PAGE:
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Photograph by Jat Jurgen Olczyk Beta Film GMBH, courtesy Sony Pictures Classics
Faking It: Karl Markovics is a reluctant participant in a massive Nazi forgery scheme in 'The Counterfeiters,' screening this Saturday at Temple Beth El as part of the two-weekend Jewish Film Festival.

Uncharted Territory

The Jewish Film Festival explores nuance and contradiction in old wars and current events.

By Traci Hukill

The 2000 Czech film Divided We Fall is often called a comedy. If that's in fact what it is, it may be the most disturbing comedy ever made. Set in Nazi-occupied Czechoslovakia, it charts the terrified citizenry's descent into paranoia: the Jews have all been sent away, and now anyone who doesn't hold his mouth just right could be next. At the center of the tale is Josef Cizek, a decent if dissolute fellow who agrees to hide the Jewish son of his old boss, at great personal risk. By day, though, Cizek works for the Nazis, raising the question of what's morally justifiable in extreme circumstances.

Similar questions arise in Black Book, a 2006 Dutch thriller about a beautiful Jewish singer who infiltrates the Gestapo on behalf of the Dutch resistance, only to fall for her mark. Survival requires her to shift allegiances with the winds, so what does that make her? Hero? Harlot? Survivor?

Such sticky ethical questions are a hallmark of Temple Beth El's ninth annual Jewish Film Festival. In two weekends of provocative, mostly feature-length films, the festival gently nudges viewers away from judgment and toward considered compassion. In Someone to Run With--sort of a happier Wendy and Lucy, thanks in part to its setting in socially minded Israel rather than the save-yourself United States--street kids catch a break. In Beaufort, stressed-out Israeli soldiers sweat it out in a heavily fortified post in southern Lebanon. In The Counterfeiters, a Jewish forger in a concentration camp gets to survive in exchange for aiding the Nazi effort to up-end the American and British economies.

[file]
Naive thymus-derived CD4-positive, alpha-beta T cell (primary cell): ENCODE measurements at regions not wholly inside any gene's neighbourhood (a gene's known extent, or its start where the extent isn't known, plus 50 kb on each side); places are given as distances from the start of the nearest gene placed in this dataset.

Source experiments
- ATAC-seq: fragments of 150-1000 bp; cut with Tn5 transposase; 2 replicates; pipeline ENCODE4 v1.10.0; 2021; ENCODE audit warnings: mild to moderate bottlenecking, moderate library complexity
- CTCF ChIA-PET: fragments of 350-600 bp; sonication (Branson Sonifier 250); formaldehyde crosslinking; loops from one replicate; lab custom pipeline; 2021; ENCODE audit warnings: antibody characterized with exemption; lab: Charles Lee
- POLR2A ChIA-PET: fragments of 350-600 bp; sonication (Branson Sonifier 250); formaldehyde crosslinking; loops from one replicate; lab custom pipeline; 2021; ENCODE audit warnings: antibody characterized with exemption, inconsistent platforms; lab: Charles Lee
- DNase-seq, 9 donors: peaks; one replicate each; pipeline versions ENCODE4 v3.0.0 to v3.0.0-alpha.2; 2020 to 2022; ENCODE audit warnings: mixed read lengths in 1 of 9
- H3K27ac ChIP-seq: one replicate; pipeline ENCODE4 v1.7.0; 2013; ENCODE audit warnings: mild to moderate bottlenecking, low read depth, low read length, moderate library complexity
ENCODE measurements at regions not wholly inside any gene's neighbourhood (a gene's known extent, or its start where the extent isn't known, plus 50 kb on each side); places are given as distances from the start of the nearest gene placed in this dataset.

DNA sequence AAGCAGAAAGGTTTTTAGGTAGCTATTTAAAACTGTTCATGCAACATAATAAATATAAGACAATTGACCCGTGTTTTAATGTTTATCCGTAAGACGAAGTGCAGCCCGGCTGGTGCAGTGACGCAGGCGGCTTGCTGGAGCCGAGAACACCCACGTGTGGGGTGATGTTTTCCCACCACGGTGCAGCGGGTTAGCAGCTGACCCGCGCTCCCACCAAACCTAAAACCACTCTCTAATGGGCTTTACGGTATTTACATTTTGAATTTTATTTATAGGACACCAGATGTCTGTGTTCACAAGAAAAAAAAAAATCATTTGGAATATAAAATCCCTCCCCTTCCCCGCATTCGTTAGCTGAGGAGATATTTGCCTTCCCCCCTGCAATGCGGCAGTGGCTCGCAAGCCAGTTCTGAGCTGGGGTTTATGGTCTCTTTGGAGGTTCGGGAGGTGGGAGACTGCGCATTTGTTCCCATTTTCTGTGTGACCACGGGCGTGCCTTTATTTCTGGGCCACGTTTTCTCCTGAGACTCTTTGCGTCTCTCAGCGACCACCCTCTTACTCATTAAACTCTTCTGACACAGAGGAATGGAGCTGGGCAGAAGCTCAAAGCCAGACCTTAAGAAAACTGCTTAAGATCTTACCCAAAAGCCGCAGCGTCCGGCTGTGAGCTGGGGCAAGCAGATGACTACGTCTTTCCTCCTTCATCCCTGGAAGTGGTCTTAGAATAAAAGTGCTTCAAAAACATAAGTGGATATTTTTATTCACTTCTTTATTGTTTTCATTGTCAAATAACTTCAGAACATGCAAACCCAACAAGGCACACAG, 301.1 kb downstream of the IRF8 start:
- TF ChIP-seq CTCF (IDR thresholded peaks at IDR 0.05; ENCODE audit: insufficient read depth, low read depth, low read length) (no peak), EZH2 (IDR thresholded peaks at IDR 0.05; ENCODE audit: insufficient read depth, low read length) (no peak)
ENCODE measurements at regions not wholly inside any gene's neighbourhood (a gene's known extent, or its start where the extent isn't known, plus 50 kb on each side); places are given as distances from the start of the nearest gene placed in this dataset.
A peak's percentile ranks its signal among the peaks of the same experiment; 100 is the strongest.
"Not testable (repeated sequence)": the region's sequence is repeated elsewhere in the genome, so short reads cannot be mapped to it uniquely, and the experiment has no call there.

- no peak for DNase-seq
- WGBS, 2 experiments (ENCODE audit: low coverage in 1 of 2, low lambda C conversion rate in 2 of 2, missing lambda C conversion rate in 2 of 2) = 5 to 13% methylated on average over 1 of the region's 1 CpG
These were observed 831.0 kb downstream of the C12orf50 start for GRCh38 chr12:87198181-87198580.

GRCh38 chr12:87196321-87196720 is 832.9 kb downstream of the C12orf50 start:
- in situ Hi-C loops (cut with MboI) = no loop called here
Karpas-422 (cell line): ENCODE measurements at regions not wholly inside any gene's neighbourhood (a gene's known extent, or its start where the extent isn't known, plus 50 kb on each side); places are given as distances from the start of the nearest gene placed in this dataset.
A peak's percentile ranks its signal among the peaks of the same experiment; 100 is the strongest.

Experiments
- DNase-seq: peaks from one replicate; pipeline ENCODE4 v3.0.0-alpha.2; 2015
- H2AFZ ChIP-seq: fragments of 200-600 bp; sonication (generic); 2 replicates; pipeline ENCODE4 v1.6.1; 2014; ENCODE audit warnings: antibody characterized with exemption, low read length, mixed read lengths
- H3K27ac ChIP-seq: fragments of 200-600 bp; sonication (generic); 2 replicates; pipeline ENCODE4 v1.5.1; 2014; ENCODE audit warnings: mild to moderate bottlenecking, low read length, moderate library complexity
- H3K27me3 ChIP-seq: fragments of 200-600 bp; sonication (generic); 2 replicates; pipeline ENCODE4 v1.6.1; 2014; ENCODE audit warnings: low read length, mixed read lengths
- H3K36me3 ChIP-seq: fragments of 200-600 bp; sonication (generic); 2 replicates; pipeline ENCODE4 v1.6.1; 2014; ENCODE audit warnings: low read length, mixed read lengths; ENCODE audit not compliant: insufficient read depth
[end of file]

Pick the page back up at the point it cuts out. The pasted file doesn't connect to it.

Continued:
Among the heavier courses are lighter fare: a documentary about 530 Jewish Moroccan kids who are smuggled to Israel in a daring maneuver; an Israeli filmmaker goes in search of her male Palestinian nanny, himself a father of 11; and local filmmaker Marigold Fine peers into an American-sponsored peace camp for Palestinians and Jews. Altogether it's two weekends of edifying entertainment--the best kind.

Jewish Film Festival Schedule

Saturday, Feb. 21

6pm Reception

7pm The Counterfeiters (2007) Oscar-winning tale of a Jewish counterfeiter forced to put his talents to work for the Nazis.

9:30pm Someone to Run With (2006) Beloved adaptation of David Grossman's novel follows a runaway and her dog through the mean streets of Jerusalem.

Sunday, Feb. 22

2pm Praying with Lior (2007) Documentary about a boy with Down syndrome studying for his Bar Mitzvah.

3:45pm Operation Mural Casablanca Documentary about the risky smuggling of Jewish youths from Morocco to Israel in 1961; followed by a discussion with one of the smuggled children.

6:45pm Divided We Fall (2000) Jan Hrebejk's unsettling Oscar-winner about a Czech couple that takes in a Jewish refugee during the war.

Saturday, Feb. 28

7pm Close to Home (2005) Two young women in the Israeli army try to maintain a sense of normalcy despite the demands of their jobs.

8:45pm Black Book (2006) Dutch drama about a Jewish singer's dangerous work for the resistance.

Sunday, March 1

2pm First Lesson in Peace (2006) Filmmaker's daughter's first year in an integrated Arab-Jewish school is the foundation for this documentary.

3:15pm Peacemakers Local filmmaker Marigold Fine's look at an American-sponsored peace effort.

3:30pm Another Road Home (2004) Documentarian Danae Elon tracks down the Palestinian man who helped raise her.

6:45pm Beaufort (2007) Oscar-nominated feature about Israeli soldiers struggling under psychological pressure.

Movie Times THE JEWISH FILM FESTIVAL runs Saturday-Sunday, Feb. 21-22 and Feb. 28-March 1, at Temple Beth El Jewish Community Center, 3055 Porter Gulch Road, Aptos. Tickets are $8 door/$7 advance/$5 students or four for $25. Festival pass is $55. (831.423.2505 or 831.426.9432)

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